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Agnew v. Factor

United States District Court, N.D. Texas, Fort Worth Division

July 9, 2019

NORMAN L. AGNEW, TDCJ No. 02172850, Plaintiff,
v.
ABE FACTOR and CAMPBELL, et al. Defendants.

          OPINION AND ORDER OF DISMISSAL UNDER 28 U.S.C. §§ 1915A & 1915(E)(2)(B)

          TERRY R. MEANS, UNITED STATES DISTRICT JUDGE

         This case is before the Court for review of pro-se inmate/plaintiff Norman L. Agnew's pleading under the screening provisions of 28 U.S.C. §§ 1915A and 1915(e)(2)(B). After review and consideration of Plaintiff's claims, the Court determines that all claims must be dismissed under authority of these provisions.

         I. BACKGROUND/PLEADING

         In this suit, after he initially filed several pleadings, plaintiff Agnew re-filed a form civil-rights complaint with attachment pages in accordance with this Court's order to incorporate all of his claims into one final amended complaint. (Final Am. Compl. (doc.34); Order Resolving Motions and Order for Plaintiff to File a Final Amended Complaint (doc. 30).) Thus, the live pleading subject to review is Agnew's form final amended civil-rights complaint with attachment pages. (Final Am. Compl. (Doc. 34).) The final amended complaint names as defendants attorneys Abe Factor and Brian Eppes; Mansfield police officers Barry Moore, J.C. Moran, D. Burden, and all Mansfield officers involved; Sharen Wilson, district attorney, Tarrant County, Texas; and Scott Wisch, judge, 372nd Judicial District Court, Tarrant County, Texas.[1] (Id. (doc. 34) at 3, 15-25.)

         Agnew complains of the actions of Mansfield police officers in arresting him and recites generally that he was the subject of racial profiling and was wrongfully arrested. (Id. (doc. 34) at 3.) Agnew acknowledges that he was initially arrested on an arrest-warrant affidavit for charges of injury to a child and assault on a family member. (Id. (doc. 34) at 15.) Agnew contends that the arrest warrant for the injury-to-a-child charge lacked probable cause, and he alleges the later indictment included insufficient information. (Id.) He alleges this resulted in his unlawful seizure in violation of the Fourth Amendment. (Id. (doc. 34) at 15-16.)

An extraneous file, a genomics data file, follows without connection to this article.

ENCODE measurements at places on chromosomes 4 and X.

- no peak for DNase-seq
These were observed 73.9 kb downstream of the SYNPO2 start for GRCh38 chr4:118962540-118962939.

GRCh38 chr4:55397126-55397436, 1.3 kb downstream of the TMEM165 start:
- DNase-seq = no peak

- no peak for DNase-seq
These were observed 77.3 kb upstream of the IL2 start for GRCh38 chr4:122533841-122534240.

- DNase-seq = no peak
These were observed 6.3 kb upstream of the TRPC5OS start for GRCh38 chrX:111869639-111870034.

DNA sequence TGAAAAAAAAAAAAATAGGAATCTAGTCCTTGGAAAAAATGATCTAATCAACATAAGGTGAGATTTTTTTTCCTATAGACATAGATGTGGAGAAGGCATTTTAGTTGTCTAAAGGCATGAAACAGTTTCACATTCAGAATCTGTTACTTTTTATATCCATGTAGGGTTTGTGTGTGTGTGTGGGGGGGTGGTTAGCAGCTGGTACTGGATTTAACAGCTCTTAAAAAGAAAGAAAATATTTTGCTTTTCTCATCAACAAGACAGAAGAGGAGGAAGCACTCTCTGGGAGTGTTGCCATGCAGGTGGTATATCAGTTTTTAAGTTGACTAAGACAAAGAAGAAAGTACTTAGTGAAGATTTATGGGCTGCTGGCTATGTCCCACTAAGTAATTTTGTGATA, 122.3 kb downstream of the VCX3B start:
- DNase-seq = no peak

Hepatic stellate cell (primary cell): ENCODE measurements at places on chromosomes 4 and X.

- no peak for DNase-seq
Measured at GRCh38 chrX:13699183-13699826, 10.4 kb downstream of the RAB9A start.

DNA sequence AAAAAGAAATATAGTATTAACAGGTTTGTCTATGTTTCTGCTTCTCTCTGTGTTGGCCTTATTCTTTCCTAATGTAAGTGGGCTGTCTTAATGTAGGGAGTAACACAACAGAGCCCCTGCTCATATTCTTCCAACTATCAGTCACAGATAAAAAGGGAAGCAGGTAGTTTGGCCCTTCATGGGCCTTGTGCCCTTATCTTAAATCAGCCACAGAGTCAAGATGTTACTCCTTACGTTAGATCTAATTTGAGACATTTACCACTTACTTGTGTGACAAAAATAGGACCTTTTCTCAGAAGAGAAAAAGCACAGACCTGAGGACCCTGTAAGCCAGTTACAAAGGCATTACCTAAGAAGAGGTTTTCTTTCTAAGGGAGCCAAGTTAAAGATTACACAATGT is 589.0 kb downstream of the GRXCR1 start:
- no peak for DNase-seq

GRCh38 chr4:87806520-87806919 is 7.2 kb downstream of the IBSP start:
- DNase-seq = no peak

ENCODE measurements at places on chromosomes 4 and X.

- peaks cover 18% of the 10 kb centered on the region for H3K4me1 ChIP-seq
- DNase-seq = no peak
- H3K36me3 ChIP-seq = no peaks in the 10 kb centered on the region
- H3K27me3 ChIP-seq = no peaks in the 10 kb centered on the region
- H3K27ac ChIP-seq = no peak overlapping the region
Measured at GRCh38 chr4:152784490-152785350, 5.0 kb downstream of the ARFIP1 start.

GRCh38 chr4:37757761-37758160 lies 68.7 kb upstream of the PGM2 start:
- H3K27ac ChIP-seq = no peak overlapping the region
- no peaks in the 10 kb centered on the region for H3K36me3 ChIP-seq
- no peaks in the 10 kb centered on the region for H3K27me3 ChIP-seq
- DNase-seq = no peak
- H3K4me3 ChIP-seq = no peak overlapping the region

Although Agnew includes challenges to an “enclosed arrest affidavit, ” he did not include that document in the final amended complaint. Agnew did, however, file a copy of the “Arrest Warrant Affidavit” as an exhibit to a prior pleading, and the Court can thus review and take judicial notice of that copy previously filed in this case. (Am. Compl. (Doc. 25) at 5-7.) That document reveals that the affidavit was prepared by Officer Barry Moore based upon information provided in a written report by Officer J. C. Moran. (Id.). In support of a charge brought against Agnew for injury to a child in violation of Texas Penal Code § 22.04, the document recites that Agnew threw his eight year old daughter Jaya Agnew across the floor causing her back to hurt. (Id.) The document also sets forth facts in support of a separate misdemeanor charge of assault causing bodily injury/family violence for actions taken by Agnew against his wife Bridgette Agnew. (Id.) Detective Moore's narrative reveals that there was sufficient information to issue a warrant on each of these charges. (Id. at 7-9.)

         In the final amended complaint, Agnew complains of the two officers' actions in preparing the affidavit and arrest warrant in response to contact from Agnew's wife. (Final Am. Compl (doc. 34) at 17-18.) Agnew contends that he was subjected to violations of his rights to due process of law, equal protection of law, and his right to “tell my side of the story” in violation of the First Amendment. (Id. at 18.) He also alleges that he was subjected to an illegal custodial interrogation in violation of Miranda v. Arizona, 396 U.S. 868 (1969), and was not afforded meaningful access to counsel during this investigation stage. (Id. at 19-20.) Agnew further contends that he was not given adequate notice of the charges to adequately prepare his defense. (Id. at 21.)